1) HFE gene molecular analysis; 2) quantitive measurement of tissue iron content in liver; 3) screening of family members by biochemical/genetic studies
what is the treatment?
what disease often develops in patients with hereditary hemochromatosis, and what % get it?
hepatocellular carcinoma (up to 30%)
how is Wilson's disease acquired, and what type of disease is it?
rare (genetic) autosomal recessive disorder of copper mettabolism - accumulation of toxic levels of copper in may tissues and organs
where in particular does copper accumulate (3)?
1) liver; 2) brain; 3) eye
where is the WD gene, and what does it encode?
the WD gene is on chromosome 13, and encodes a transmembrane copper-transporting ATPase, located on the hepatocyte canalicular membrane
what is the pathogenesis of WD?
defective biliary excretion of copper
what can happen to the liver (3)?
1) acute fulminant hepatitis; 2) chronic hepatitis; 3) cirrhosis
what is seen in the eye?
Kayser-Fleischer ring; greenish-brown ring at periphery of cornea
what is the first indication in 40% of cases?
neurological signs
what problem can occur in the blood (15% of cases), and why?
Coombs-negative hemolytic anemia caused by rapid release of copper from the liver
what are the two most important tools in diagnosing Wilson's disease?
1) inrease in hepatic copper content; 2) slit-lamp examination for Kayser-Fleischer rings
what is the problem with genetic analysis?
over 30 mutations, not widely available
what are other signs that can help in diagnosis (2)?
1) decrease in serum ceruloplasmin; 2) increased urinary excretion in copper
what are two treatments for Wilson's disease?
1) liver transplantation; 2) copper chelation agents: D-penicillamine
how is this disease inherited, and who is it most commonly diagnosed in?
autosomal recessive disorder and the most commonly diagnosed genetic liver disease in infants and children
what are the two main problems that develop?
1) pulmonary emphysema; 2) liver disease
what type of molecule is alpha-1-antitrypsin, and what is its major function?
a glycoprotein, with a major function of inhibiting proteases, particularly neutrophil elastase, cathespin G, and proteinase 3 at sites of inflamamtion
what is the predominant site of synthesis of alpha-1-antitrypsin?
what is the encoding gene called, and what should we know about it?
SERPINA1Z, located on chromosome 14, and is very polymorphic
what genotype is seen in 90% of individuals?
PiMM type
what is the pathogenic mechanism for liver disease?
defective secretion and excessive accumulation of abnormal A1AT peptides in hepatocyte
what key pathological feature is found in hepatocytes, and what two properties must we know about these structures?
PAS +, diastase-resistant globules in hepatocytes
what other stain will be positive in this disease?
immunohistochemical stain for alpha-1-antitrypsin
what is the best method for diagnosing alpha-1-antitrypsin deficiency?
serum A1AT phenotype determination (also can be diagnosed by serum quantification: 10% of normal level in PiZZ)
what is the treatment for alpha-1-antitrypsin deficiency?
liver transplantation
how common is hepatocellular carcinoma, and what % of primary liver tumors does it account for?
one of the most common malignant tumors in the world, and 90% of all primary liver cancers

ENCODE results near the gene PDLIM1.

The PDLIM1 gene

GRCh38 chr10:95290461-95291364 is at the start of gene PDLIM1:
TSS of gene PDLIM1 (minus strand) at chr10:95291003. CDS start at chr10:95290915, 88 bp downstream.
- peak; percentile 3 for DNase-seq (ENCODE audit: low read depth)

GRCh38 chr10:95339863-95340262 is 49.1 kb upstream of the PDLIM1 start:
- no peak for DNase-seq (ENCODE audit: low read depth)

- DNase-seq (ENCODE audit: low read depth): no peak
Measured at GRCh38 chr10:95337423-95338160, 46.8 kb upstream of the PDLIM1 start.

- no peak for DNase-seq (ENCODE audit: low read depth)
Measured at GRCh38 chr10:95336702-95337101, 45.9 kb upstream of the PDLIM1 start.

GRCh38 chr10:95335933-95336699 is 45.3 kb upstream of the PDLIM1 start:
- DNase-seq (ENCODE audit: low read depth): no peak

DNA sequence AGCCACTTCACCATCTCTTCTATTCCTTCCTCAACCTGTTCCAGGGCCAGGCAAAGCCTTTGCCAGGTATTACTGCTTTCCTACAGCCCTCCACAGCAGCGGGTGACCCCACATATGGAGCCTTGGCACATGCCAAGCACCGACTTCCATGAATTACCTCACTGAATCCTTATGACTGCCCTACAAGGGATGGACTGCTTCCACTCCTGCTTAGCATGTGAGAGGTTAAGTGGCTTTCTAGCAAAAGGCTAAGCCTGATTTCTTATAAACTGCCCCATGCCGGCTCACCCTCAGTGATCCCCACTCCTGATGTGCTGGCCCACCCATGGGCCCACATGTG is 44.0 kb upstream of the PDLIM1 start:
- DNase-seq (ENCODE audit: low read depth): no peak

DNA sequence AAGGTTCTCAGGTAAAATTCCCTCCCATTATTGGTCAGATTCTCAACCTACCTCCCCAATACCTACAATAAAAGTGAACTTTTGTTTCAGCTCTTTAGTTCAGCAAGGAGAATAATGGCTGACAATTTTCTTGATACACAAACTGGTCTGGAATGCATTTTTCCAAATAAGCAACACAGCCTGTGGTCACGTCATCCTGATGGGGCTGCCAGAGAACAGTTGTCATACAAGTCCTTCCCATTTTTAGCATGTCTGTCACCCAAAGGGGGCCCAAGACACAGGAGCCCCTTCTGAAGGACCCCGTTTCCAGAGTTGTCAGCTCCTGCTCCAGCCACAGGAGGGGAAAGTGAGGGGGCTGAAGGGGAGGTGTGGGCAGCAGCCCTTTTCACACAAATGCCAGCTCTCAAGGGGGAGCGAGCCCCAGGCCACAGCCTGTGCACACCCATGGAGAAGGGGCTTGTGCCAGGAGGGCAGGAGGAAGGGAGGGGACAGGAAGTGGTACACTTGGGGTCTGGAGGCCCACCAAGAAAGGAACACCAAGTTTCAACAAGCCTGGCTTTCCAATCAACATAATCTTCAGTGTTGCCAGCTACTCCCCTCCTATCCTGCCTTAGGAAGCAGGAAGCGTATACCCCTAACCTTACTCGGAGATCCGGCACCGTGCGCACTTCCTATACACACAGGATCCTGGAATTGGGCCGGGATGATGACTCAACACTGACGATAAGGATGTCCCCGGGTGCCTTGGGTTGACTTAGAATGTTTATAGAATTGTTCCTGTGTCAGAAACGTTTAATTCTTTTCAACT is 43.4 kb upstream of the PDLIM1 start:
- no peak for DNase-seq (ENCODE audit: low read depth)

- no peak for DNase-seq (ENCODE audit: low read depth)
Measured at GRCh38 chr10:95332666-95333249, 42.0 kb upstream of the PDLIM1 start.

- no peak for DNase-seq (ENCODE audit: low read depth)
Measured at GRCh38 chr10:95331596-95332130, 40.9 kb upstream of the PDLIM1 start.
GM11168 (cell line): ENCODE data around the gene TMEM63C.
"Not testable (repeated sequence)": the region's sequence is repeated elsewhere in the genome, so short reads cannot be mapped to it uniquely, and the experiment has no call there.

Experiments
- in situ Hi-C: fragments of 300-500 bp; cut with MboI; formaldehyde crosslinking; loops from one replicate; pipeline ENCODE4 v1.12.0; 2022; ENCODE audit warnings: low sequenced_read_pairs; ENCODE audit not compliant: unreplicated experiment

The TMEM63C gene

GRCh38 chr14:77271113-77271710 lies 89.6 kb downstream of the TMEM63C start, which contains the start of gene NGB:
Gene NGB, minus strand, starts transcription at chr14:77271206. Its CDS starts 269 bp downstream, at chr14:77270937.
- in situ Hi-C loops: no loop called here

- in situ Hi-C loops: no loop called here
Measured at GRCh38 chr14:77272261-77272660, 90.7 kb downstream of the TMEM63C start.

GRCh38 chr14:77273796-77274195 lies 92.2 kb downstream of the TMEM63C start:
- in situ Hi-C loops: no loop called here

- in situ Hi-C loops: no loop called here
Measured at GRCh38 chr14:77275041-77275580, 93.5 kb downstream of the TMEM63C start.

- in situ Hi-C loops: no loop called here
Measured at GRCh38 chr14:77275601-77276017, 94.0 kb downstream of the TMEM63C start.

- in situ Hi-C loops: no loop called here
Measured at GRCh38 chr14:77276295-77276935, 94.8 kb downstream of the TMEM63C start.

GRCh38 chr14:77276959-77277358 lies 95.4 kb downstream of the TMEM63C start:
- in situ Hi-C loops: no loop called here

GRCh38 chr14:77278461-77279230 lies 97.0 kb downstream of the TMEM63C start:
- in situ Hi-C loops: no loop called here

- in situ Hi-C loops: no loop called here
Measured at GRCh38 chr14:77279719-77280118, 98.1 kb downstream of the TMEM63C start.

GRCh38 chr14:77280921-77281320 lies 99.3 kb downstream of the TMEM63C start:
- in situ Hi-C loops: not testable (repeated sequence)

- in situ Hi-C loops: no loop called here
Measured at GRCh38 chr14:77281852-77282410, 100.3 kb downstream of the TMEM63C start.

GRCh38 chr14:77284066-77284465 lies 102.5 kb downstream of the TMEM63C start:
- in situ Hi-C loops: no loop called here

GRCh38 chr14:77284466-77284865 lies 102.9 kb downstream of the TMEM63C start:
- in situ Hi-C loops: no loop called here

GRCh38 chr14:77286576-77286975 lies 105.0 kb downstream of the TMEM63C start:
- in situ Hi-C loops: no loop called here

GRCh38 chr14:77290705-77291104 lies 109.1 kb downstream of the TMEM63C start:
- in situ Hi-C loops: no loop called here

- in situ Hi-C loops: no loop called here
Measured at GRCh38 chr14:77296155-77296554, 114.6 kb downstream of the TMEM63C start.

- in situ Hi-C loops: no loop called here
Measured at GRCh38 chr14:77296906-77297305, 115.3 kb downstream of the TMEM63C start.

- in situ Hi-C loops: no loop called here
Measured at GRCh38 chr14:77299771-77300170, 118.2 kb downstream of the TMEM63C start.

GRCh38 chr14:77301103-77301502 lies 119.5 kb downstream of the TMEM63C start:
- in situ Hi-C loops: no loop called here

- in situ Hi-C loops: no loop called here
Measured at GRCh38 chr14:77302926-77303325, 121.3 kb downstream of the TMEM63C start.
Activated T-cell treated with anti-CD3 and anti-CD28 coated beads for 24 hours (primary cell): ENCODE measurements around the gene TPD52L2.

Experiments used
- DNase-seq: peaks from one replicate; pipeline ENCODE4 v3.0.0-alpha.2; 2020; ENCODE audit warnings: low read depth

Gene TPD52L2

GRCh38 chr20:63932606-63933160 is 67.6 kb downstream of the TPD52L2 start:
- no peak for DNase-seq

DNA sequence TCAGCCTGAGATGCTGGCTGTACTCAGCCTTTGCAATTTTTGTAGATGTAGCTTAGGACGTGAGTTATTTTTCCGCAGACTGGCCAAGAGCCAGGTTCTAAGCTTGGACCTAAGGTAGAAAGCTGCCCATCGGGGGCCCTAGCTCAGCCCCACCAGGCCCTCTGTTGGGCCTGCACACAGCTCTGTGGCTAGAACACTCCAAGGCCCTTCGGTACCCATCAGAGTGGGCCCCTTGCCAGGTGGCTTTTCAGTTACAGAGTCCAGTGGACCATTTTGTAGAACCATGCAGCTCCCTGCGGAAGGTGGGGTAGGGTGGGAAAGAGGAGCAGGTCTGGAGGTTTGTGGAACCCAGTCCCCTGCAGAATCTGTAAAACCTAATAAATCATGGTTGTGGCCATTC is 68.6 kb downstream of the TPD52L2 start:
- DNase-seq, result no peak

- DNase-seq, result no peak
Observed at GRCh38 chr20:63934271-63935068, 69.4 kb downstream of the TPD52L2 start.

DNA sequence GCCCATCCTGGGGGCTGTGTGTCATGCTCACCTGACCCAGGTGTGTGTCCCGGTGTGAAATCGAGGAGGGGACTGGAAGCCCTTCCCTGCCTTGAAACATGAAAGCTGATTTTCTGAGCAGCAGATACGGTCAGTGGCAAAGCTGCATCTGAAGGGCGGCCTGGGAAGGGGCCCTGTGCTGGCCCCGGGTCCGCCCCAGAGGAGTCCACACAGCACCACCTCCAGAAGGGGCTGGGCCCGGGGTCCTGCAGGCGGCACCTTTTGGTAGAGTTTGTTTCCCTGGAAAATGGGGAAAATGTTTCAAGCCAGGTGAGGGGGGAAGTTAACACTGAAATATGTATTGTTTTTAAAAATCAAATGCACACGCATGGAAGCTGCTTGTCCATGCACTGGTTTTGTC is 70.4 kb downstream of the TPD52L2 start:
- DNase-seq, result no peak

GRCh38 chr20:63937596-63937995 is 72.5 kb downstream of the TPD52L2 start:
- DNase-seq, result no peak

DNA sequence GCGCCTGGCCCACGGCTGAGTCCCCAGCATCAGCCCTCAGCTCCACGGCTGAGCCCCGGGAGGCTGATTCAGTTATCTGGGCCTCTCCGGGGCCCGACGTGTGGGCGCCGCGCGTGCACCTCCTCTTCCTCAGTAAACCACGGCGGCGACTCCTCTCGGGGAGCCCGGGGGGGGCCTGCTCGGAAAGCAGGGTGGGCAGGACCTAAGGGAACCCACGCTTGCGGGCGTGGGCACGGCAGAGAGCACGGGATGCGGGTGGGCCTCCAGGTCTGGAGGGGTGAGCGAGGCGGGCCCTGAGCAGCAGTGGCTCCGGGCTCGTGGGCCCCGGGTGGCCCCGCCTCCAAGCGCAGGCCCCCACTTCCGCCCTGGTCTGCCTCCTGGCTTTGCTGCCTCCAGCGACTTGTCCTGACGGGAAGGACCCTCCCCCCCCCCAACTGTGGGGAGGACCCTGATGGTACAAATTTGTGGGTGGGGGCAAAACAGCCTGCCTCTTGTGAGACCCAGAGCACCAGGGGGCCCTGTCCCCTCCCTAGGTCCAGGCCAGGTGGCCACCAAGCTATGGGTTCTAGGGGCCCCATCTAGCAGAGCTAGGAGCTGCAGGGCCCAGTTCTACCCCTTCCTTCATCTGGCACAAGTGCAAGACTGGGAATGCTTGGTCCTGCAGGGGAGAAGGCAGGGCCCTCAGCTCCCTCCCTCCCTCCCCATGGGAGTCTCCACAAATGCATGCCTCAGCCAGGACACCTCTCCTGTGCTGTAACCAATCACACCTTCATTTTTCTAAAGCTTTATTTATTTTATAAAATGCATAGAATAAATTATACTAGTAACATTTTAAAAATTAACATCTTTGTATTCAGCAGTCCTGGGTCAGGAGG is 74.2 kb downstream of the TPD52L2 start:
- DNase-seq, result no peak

what is the prevalence of HCC strongly linked to?
prevalence of HBV infection
what areas have the highest, and lowest incidence?
highest incidence: Southeast Asia and Africa; lowest incidence: North America and Western Europe
what % of cases have concurrent cirrhosis?
60-90% (80% in North America)
what % of cirrhotic livers have HCC in USA?
why does cirrhosis lead to HCC?
repeated cycles of cell death and regeneratio, accumulation of mutations and genomic instability
in areas of high incidence, what % of cases is HBV documented in?
80-90% of cases
how much does risk increase for HBV carriers?
200 fold
how may HBV alter host genome?
integrate HBV-DNA into host genome
what regulatory element does HBV encode that may contribute to HCC, and how may it function?
HBx protein - binds to p53 and interferes with growth suppression
is HCV linked to hepatocellular carcinoma?
there is compelling evidence that it is
what if ingested may lead to hepatocellular carcinoma, and where does it come from?
aflatoxin B1, a dietary toxin derived from the fungus Aspergillus flavus, found in moldy grains and peanuts - a highly carcinogenic toxin
what gene in particular does this toxin mutate?
what are endemic areas for HBV (2) that have increased rates of HBV?
1) China; 2) South Africa
what does HCC usually look like grossly?
single mass in a cirrhotic liver, but can have multiple nodules or be diffusely infiltrative
what does HCC look like microscopically?
like liver
what is elevated in the blood in 50-75% of cases?
what are signs of HCC?
sudden inrease in liver size and clinical deterioration in a cirrhotic patient
what is the most common malignant neoplasm of the liver?
metastatic cancer
what are the most common primary sites (3)?
1) breast; 2) lung; 3) colon
what does metastatic cancer look like grossly?
multiple nodules in a non-cirrhotic liver
what is the most common genign tumor of the liver?
what is the etiology of cholangiocarcinoma in most cases?
what cause must we know that can lead to cholangiocarcinoma?
chronic inflammation of the biliary tract
what else can cause it (list)?
primary sclerosing cholangitis, congenital fibropolycystic diseases of the biliary system, liver fluke in the Orient, hepatolithiasis in the Orient, recurrent pyogenic cholangitis in the Orient
what type of cancer is cholangiocarcinoma, and what is pathology like?
adenocarcinoma, with substantial fibrosis
what is angiosarcoma of the liver associated with (3)?
1) acsenic; 2) vinyl chloride; 3) Thorotrast
who usually gets hepatocellular (liver cell) adenoma?
young women with use of oral contraceptives
what are presenting symptoms (2)?
1) abdominal pain (usually due to hemorrhage); 2) rupture
what does hepatocellular adenoma look like pathologically (what two things are missing)?
looks like normal liver but there are no: 1) central veins; 2) portal areas
how does focal nodular hyperplasia arise?
probably hyperplastic and altered growth response to arterial malformation
what is the pathology of focal nodular hyperplasia like, and what is one key feature?
well demarcated but poorly encapsulated mass with a prominent central fibrous scar